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Soil Profile detailing the differences between horizon depths [8]

Pedogenesis is the process of pedosphere formation. Soil has many biological, chemical, and physical factors that are variable, and constantly subject to change. Its nature, profile build-up, and specific properties are the direct result of several pedogenic processes. In the late 19th century (1880s), Russian scientist Vasily Dokuchaev perceived soil as an “independent natural body” regarded as a function of local maternal rock variety, age of the land (time since it became surface land), climate, and vegetation [3]. His ideas were expanded in the next century by scientist Hans Jenny, who in the 1940s, established that the development of soil is influenced by five interrelated factors: climate, organisms, relief (topography), parent material, and time [2]. In 1941, Jenny detailed his ideas and observations in his book, “Factors of Soil Formation: A System of Quantitative Pedology”, where he coined the term pedogenesis, and outlined an equation that would account for soil formation [7]. This equation also known as the State Factor Model is summarized as: s = f(cl, o, r, p, t, ...).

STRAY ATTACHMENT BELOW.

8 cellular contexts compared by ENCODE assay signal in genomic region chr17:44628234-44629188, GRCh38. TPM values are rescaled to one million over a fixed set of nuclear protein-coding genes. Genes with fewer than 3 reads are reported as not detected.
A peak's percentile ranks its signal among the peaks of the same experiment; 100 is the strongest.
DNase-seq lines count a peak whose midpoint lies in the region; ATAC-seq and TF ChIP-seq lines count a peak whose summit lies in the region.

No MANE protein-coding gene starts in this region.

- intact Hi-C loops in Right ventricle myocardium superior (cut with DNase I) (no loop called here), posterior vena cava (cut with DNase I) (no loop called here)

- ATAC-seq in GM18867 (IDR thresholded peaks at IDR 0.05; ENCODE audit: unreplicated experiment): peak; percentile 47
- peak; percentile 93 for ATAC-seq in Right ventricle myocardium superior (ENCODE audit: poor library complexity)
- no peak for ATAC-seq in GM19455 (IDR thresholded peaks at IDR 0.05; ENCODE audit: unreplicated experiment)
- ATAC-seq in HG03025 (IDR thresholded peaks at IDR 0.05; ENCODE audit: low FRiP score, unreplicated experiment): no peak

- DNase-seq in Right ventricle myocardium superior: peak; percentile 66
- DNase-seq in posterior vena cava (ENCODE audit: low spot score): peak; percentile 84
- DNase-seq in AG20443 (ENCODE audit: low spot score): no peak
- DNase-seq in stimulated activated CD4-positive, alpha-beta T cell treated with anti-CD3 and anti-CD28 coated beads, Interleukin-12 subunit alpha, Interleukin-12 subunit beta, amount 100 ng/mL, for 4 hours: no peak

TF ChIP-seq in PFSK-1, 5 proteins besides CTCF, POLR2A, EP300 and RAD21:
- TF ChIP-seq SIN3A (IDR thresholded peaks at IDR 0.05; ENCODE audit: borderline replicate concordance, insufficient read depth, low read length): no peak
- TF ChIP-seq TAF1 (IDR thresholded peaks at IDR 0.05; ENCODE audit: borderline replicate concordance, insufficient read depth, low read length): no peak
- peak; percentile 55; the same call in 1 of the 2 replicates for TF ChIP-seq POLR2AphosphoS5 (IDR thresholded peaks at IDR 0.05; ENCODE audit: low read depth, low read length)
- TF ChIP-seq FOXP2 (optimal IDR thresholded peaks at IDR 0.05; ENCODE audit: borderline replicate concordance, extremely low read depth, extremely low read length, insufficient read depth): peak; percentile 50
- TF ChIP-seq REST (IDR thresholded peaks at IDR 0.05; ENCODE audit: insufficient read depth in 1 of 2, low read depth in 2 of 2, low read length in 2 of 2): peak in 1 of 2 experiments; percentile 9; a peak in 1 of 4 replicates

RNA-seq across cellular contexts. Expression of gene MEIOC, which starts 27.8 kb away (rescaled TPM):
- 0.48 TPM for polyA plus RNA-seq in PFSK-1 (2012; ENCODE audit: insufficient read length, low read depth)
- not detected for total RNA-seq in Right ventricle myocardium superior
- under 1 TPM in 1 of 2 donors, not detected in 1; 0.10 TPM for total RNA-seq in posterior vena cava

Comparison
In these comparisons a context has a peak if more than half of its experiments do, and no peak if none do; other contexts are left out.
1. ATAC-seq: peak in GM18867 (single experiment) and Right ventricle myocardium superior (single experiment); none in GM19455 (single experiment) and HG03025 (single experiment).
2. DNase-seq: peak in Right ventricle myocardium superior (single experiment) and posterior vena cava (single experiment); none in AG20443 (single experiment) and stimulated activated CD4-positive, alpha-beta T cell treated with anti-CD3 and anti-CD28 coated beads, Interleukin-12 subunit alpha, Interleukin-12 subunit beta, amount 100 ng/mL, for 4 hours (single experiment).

Origin (Founders)

The origin of pedogenesis as a form of study dates back to Vasily Dokuchaev. He believed that pedogenesis was principally

Jenny's literature detailing pedogenesis (1941) [9]

controlled by vegetation and climate [2]. This was based on observations that alike soils developed in spatially separate areas when their vegetation and climate were similar. Konstantin Glinka, a student of Dokuchaev, went on to express soil as “not only a natural body with definite properties, but also its geographical position and surroundings, I.e. climate, vegetation, and animal life” [3]. Hans Jenny’s interpretation, which was based on Dokuchaev and those that came before him, provided a detailed definition of both soil and the "larger system," as well as a method to quantitatively and numerically link soil and larger system properties to state factors [3]. This “larger system” would be “composed of the upper part of the lithosphere, the lower part of the atmosphere, and a considerable part of the biosphere.” The founders of Soil Concepts initiated the study of soil and pedogeneis, and laid a foundation to be improved and continued on by others.

Pedogenesis Factors

Hans Jenny formulated the pedogenesis concept into the “fundamental equation of soil-forming factors”, also known as the Jenny Equation: